• A/11 (typical housing and accommodation)

Instead, the “first home” benefits are not permitted for the purchase of houses belonging to the cadastral categories of A/1 (elegant houses), A/8 (villas) and A/9 (castles and buildings of outstanding artistic and historic merits).

The benefits are also due for the purchase of appurtenances, classified or classifiable in the cadastral categories of C/2 (warehouses and storage rooms), C/6 (for example, depots and garages) and C/7 (closed or open canopies), limited to an appurtenance for each category. However, it is necessary that the same are destined to be of a long-lasting nature to the main residence and that this has been purchased using the “first home” benefits.

  • the house has to be in the Municipal area where the purchaser resides. If residing in another Municipality, the purchaser has 18 months’ time to transfer residence to the Municipality where the property is located. The statement declaring the intention to change residency has to be contained, under penalty of forfeiture, in the purchasing deed.
  • not being the owner, exclusive or in communion with the spouse, of property rights, usufruct, use and residence, of another house in the Municipality where the property to be purchased using the benefits is found.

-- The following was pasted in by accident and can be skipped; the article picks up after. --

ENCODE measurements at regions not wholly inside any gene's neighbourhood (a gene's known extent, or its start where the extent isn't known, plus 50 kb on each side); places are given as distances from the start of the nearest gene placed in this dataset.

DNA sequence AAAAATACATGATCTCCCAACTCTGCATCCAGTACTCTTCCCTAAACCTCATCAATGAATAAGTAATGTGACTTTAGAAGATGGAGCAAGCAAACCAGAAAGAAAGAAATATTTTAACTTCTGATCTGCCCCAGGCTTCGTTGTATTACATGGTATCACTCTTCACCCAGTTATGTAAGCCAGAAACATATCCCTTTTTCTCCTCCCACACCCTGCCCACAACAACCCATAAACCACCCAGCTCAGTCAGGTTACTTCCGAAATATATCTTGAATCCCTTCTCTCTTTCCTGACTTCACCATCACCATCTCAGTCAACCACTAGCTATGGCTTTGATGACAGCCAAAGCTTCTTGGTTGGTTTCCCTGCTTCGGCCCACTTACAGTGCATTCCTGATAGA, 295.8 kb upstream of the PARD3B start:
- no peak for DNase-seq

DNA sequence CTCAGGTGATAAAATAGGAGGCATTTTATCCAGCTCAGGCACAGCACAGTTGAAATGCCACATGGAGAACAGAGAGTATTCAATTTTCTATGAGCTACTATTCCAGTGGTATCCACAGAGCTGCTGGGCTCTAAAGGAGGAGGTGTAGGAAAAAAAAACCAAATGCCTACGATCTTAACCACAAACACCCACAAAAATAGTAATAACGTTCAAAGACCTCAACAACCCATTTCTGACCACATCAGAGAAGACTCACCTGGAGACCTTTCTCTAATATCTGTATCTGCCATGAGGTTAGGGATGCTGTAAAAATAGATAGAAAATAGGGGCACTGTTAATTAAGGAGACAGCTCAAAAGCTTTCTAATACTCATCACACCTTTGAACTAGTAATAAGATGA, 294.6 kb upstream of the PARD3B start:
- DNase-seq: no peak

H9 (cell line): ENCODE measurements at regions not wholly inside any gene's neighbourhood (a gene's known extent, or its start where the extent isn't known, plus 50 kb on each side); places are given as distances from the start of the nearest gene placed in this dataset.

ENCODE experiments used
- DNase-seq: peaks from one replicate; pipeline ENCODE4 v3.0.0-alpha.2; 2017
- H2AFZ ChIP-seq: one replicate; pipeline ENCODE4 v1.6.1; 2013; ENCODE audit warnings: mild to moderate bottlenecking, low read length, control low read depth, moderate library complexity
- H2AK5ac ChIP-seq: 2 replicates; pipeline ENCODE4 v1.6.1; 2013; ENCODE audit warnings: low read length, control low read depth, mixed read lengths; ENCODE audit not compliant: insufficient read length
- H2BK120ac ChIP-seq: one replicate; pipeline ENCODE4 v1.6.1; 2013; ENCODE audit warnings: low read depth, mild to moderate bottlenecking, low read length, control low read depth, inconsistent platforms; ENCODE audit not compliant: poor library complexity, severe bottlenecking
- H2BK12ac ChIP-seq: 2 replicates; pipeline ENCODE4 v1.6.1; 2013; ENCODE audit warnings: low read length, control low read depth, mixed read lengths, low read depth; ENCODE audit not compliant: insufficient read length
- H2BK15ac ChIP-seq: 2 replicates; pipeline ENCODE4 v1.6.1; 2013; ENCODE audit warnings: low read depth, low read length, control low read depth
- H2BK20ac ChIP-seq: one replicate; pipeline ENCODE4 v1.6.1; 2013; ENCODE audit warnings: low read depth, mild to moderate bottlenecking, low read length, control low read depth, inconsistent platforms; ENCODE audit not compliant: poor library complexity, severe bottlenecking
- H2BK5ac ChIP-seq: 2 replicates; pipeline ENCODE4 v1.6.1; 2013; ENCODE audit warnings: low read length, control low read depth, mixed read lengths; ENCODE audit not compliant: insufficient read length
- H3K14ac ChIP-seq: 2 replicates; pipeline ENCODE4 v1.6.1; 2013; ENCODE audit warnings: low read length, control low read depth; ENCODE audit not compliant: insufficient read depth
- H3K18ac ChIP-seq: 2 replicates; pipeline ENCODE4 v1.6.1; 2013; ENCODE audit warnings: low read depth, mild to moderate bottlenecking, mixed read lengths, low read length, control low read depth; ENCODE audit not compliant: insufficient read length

• Not being the owner, not even of shares or in legal communion, on all the national territory, of property rights, use, usufruct, residence or bare ownership, of another purchased property, even by the spouse, taking advantage of the same ‘first house’ benefits.

N.B: As from 1st January 2016, the fiscal benefits have also been extended to the tax payer who is already owner of property purchased with the first house benefits, on condition that the house of which the person is the owner will be sold within a year from the new purchase.

Can a person residing abroad buy property in Italy with First House benefits?

The notary can apply the ‘first house’ fiscal benefits at the purchasing of the house if:

  • The buyer changes residence to the Municipality where the house is within eighteen months.
  • The buyer, declares to be an Italian citizen residing abroad and registered in the AIRE (registry office of Italians residing abroad)
What is pre-emption agricultural rights, so frequent in Tuscany?